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Delayed onset muscle soreness: Is massage effective?

Nicole Nelson, MS, LMT,


Despite the widespread occurrence of delayed onset muscle soreness (DOMS), there is little consensus as to the exact cause or which treatments may be most effective at alleviating symptoms. Greater understanding of DOMS can give sports medicine and fitness professionals an opportunity to help prevent or speed recovery of this performance limiting condition. This article will review the DOMS literature, including the potential role of psychosocial factors and explore studies which involve massage therapy as a treatment modality. Articles from PubMed, MEDLINE, Google Scholar, and references from articles are included in this review. Search words and phrases included delayed onset muscle soreness, repeated bout effect, massage effectiveness, exercise induced muscle damage, and eccentric exercise.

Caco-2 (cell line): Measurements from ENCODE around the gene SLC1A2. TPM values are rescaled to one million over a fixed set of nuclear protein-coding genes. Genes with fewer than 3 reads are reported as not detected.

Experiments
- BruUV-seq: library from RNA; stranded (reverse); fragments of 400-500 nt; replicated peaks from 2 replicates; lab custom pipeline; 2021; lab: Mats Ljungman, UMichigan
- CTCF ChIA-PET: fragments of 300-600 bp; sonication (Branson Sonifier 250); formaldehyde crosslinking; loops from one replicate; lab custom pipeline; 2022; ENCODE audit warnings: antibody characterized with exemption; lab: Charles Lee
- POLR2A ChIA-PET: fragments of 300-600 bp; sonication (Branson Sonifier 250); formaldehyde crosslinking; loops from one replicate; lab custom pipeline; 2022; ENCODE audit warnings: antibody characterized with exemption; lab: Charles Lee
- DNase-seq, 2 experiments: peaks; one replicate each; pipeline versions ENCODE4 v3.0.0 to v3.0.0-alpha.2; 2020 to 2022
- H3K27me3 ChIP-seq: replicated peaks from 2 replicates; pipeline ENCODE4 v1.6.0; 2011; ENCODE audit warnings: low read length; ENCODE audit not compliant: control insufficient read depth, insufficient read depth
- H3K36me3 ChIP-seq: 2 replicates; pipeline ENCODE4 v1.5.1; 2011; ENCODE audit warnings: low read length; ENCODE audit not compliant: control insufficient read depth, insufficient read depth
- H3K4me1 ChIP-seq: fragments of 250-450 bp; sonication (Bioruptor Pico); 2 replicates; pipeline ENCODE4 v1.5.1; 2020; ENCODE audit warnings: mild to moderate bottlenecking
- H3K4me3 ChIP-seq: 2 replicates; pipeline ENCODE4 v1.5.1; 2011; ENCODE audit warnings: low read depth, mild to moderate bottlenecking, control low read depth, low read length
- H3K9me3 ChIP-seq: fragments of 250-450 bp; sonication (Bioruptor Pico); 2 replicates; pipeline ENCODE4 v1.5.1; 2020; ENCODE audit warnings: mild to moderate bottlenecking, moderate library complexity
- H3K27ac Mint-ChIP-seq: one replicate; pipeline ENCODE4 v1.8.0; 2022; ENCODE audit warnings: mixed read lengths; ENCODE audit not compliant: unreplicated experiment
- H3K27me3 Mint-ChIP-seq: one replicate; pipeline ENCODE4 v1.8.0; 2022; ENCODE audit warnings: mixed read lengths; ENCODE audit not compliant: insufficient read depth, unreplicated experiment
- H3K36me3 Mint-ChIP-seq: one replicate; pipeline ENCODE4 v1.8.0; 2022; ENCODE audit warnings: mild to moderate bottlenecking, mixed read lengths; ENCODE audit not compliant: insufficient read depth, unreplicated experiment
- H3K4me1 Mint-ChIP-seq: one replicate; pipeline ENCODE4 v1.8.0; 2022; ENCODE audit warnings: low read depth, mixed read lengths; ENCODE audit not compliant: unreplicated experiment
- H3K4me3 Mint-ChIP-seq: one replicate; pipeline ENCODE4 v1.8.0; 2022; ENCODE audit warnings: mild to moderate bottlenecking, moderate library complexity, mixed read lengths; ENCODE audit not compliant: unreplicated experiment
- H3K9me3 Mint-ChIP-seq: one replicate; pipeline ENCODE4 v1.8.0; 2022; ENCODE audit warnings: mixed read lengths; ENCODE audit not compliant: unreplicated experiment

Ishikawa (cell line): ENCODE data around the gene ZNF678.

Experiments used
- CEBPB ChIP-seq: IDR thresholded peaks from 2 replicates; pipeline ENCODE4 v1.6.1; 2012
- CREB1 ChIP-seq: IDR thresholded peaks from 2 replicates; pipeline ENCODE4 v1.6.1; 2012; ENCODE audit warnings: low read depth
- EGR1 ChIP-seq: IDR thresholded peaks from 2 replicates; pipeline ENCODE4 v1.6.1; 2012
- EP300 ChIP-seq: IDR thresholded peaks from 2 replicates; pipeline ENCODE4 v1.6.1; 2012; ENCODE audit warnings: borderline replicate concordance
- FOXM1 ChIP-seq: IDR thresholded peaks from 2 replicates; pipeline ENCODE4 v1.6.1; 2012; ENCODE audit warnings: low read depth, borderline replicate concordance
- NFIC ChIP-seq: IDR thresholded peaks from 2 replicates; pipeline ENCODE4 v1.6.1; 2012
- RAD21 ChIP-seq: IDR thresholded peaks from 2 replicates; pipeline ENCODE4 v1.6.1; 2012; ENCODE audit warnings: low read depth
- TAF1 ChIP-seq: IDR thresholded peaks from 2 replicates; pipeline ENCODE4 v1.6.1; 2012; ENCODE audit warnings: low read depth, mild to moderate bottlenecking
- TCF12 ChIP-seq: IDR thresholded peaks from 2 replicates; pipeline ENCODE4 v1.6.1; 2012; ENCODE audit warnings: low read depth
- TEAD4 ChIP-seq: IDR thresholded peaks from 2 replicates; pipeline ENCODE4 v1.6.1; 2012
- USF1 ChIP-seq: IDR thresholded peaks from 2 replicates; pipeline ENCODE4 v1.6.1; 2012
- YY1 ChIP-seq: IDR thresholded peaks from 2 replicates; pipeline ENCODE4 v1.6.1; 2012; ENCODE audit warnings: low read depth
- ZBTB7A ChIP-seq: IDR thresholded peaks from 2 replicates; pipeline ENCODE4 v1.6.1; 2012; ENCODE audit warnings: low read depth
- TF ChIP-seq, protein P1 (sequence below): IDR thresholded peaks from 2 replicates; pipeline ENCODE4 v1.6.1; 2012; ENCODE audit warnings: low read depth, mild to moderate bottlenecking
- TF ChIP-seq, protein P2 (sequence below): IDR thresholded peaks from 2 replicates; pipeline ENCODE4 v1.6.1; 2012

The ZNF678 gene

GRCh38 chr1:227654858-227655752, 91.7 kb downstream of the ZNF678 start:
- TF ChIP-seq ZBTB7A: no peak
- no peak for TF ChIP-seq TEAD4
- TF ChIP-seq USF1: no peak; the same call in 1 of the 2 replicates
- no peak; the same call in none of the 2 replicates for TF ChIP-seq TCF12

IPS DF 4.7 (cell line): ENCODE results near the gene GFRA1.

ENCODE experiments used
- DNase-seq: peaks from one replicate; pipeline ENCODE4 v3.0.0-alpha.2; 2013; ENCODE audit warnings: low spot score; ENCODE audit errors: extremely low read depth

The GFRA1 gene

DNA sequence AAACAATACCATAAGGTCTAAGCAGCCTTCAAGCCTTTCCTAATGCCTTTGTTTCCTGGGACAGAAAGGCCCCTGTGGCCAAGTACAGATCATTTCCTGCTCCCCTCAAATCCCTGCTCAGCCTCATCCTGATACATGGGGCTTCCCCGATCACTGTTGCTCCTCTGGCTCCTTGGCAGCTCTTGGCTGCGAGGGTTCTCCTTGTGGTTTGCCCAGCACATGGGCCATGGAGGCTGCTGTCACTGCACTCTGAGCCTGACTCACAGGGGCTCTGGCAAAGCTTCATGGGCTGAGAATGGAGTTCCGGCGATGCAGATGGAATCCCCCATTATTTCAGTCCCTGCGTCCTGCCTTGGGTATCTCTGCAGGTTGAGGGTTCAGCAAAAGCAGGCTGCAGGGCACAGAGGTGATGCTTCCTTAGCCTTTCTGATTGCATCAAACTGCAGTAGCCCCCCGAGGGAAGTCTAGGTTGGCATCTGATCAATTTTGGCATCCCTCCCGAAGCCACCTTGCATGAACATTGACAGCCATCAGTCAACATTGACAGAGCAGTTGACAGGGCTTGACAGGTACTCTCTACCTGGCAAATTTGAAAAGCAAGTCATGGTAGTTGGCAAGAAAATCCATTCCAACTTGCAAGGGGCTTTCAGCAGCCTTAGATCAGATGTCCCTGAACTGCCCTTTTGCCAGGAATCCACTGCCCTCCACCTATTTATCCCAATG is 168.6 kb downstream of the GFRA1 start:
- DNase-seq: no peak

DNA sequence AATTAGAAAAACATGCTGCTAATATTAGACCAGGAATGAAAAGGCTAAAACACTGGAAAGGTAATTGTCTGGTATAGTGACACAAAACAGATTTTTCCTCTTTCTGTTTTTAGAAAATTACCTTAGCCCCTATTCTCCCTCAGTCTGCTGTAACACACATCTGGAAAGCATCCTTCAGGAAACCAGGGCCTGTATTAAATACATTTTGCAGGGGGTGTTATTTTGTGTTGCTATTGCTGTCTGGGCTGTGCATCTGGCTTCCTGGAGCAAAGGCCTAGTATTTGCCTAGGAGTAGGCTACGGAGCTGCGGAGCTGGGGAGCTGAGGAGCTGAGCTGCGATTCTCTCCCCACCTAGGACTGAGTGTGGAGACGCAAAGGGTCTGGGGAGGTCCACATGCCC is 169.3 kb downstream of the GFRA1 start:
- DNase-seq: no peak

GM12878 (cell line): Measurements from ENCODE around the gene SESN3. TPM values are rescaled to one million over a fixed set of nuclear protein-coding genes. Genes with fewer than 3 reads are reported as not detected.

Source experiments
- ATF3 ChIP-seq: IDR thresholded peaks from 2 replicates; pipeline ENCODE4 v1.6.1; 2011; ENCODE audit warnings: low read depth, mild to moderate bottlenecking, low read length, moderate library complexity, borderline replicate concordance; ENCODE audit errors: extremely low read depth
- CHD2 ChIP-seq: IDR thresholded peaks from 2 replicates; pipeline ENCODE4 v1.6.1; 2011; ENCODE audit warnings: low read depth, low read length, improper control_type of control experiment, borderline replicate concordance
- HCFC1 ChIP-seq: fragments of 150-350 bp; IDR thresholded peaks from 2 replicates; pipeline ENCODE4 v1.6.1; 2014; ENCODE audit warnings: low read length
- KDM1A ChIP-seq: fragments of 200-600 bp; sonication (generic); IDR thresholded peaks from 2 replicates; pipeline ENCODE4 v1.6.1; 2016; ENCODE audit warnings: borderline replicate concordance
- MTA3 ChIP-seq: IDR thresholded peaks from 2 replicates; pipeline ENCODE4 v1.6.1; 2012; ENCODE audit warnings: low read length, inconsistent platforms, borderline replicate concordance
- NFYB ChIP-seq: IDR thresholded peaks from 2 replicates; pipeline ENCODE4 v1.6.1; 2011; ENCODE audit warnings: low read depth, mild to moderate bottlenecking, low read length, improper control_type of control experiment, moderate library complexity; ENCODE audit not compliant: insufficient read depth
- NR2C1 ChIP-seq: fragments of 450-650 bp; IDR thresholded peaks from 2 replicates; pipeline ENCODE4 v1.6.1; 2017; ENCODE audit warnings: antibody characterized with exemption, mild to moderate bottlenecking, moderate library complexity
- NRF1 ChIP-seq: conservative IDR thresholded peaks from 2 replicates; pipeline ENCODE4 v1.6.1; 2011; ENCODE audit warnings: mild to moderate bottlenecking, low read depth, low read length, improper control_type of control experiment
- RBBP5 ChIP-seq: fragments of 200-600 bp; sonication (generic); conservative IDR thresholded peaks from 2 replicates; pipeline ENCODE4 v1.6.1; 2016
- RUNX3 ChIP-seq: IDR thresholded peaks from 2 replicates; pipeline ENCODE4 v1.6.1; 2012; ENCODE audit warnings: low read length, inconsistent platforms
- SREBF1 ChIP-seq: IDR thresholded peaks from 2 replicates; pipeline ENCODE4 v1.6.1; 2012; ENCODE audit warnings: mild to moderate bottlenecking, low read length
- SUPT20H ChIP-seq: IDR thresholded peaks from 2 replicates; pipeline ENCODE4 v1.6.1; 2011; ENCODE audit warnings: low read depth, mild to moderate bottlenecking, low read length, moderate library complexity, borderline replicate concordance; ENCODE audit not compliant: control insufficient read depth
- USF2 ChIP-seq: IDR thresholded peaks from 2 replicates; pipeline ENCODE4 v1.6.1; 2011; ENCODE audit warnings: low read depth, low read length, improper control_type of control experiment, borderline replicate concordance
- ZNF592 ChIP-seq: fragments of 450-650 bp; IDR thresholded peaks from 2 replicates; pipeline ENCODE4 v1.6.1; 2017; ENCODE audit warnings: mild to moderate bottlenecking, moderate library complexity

Any individual engaging in a new physical activity, or those that have suddenly increased exercise volume and intensity, has likely experienced DOMS. DOMS is frequently associated with ballistic stretching and eccentric exercises such as downhill running, the lowering phase of weight training and plyometrics. Although there is a lack of consensus as to the precise mechanism behind DOMS, its presentation is fairly consistent. DOMS generally begins 12–24 h after unaccustomed exercise and is marked with tenderness upon palpation and a sense of stiffness while moving (Cheung et al., 2003). Soreness tends to peak around the 48 h time frame; however, complete resolution of symptoms can take up to 10 days. Soreness can vary from mild discomfort to incapacitating pain; this is largely dependent on the intensity and volume of training, as well as the novelty of the DOMS inducing event. Peak strength deficits usually occur within 24–48 h after activity, and generally curtails within 10 days. While DOMS is not considered a major threat to an individual’s overall health, intense exercise during the DOMS symptomatic period can potentially cause harm, as shock absorption capability, strength output, force steadiness and overall coordination is believed to be compromised (Vila-Cha et al., 2012). Furthermore, compensatory movement patterns may also occur as the body will self protect against the discomfort of DOMS (Cheung et al., 2003; Vila-cha et al., 2012). These findings suggest that exercise programming that involves explosive force generation and shock absorption capability be used with caution during peak DOMS soreness. Although programming adjustments may need to be made during peak DOMS soreness, repeated bouts of similar movements have been shown to induce a protective and potentially analgesic effect. This adaptive effect, termed “the repeated bout effect” (RBE), is believed to provide significant protection against future injury. Additional benefits of the RBE include decrease losses in contractile force, less soreness and a reduction in the amount of muscle proteins in the blood (DiPasquale et al., 2011; Aldayel et al., 2010). Although the exact mechanism of this protective effect is uncertain, many credit improved motor unit activation where more fibers are recruited in subsequent bouts of the same activity (Gabriel et al., 2006). It has also been suggested that the formation of protective proteins and repair of the sarcoplasmic reticulum may be responsible for the reduction of DOMS after similar exercise exposure (Nosaka et al., 1991). The RBE has been shown to remain high for 14 days, lessen by 28 days and completely diminish within 42 days after the initial DOMS event (DiPasquale et al., 2011). Considering the benefits of the RBE, clinicians and sports performance professionals are well advised to emphasize preseason conditioning involving sports specific movement drills as early as two months in advance.